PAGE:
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I bought this from a charity bookstall a while back. As I had previously read a couple of Georgette Heyer's crime novels and enjoyed them I thought this might put me back into the habit of reading.

I took it on holiday, and indeed I did read some of it every day, but another book might have been a better choice for enjoyment.

It is one of those classic period crime novels, very much in the style of Agatha Christie. However, unlike in an Agatha Christie  I found the clues easy to pick up, and when it came to the final chapter there was little that I had not already figured out, so it seemed to be a long while actually getting to the end.


 It starts with an elderly man (the butler) being found shot in a car on a lonely country road, next to which is standing a distressed young woman with a loaded, but unused, gun in her pocket. The arrogant young man who comes across this scene is a  barrister who likes doing a bit of private sleuthing on the side. He seems to believe the girl's story that she had found the victim already shot, and when reporting the body to the police he omits to mention her presence.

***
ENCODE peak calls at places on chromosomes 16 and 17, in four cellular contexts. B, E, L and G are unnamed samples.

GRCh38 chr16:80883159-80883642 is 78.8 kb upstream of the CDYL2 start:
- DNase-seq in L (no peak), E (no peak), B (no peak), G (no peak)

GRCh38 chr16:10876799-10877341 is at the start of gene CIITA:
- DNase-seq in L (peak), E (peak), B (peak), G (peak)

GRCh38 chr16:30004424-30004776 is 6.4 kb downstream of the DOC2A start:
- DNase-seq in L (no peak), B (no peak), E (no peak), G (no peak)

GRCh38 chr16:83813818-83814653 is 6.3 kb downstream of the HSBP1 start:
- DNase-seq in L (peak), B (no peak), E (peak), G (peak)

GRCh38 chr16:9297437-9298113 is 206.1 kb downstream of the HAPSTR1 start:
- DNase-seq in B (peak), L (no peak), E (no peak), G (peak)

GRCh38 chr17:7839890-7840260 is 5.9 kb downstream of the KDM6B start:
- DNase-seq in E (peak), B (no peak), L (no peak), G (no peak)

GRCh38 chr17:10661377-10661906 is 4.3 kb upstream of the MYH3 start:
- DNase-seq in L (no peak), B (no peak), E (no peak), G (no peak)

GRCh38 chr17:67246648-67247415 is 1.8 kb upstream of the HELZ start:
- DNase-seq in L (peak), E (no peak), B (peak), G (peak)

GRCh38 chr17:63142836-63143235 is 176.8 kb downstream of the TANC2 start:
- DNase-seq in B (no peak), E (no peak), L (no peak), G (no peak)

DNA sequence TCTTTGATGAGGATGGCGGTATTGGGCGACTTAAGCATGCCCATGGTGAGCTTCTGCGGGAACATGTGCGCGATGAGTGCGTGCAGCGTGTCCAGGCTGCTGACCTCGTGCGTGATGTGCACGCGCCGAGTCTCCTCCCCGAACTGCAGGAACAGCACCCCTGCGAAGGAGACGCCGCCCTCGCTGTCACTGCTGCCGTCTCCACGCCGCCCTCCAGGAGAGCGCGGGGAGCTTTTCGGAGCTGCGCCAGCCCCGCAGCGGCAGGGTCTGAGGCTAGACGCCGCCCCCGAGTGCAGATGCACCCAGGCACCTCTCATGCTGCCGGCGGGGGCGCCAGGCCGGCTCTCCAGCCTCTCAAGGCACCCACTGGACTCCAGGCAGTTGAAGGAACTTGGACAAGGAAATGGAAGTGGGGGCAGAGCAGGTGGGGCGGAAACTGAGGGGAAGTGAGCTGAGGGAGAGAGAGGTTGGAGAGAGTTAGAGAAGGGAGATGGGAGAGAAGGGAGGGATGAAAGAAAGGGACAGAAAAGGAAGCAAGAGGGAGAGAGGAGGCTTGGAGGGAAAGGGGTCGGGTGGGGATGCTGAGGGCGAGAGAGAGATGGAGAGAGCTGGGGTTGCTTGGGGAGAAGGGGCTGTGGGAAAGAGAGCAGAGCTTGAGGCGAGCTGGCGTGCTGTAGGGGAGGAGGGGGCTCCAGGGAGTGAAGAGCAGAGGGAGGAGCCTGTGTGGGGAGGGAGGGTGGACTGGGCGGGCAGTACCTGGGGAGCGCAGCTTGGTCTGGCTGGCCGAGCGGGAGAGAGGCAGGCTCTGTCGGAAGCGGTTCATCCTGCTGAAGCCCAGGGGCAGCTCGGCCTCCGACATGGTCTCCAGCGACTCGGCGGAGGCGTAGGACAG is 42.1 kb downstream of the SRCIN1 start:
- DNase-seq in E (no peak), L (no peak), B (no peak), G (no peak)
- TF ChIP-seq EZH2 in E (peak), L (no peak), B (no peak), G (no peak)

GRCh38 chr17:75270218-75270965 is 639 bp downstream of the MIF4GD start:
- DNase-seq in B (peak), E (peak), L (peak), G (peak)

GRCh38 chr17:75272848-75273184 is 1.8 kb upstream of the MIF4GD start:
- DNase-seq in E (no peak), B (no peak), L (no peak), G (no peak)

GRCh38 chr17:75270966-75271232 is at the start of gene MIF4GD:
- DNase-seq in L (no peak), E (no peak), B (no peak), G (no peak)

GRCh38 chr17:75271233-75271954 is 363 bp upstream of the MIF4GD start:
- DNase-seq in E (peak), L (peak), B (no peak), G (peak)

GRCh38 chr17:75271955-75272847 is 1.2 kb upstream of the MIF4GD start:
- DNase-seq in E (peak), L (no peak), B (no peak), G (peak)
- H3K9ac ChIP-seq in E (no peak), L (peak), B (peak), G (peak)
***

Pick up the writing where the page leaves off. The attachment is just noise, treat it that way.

There follows a convoluted story, with a good number of suspects and it isn't such a bad plot. Being written & set in the 1930s it has some very un-PC attitudes, and apart from the heroine (yes, the girl by the car) and a quietly astute elderly woman, the characters are fairly stereotypical of the period - and of course, there is a romantic declaration at the end.

Not a bad read of its type, but I think I have lost my enthusiasm for the type.

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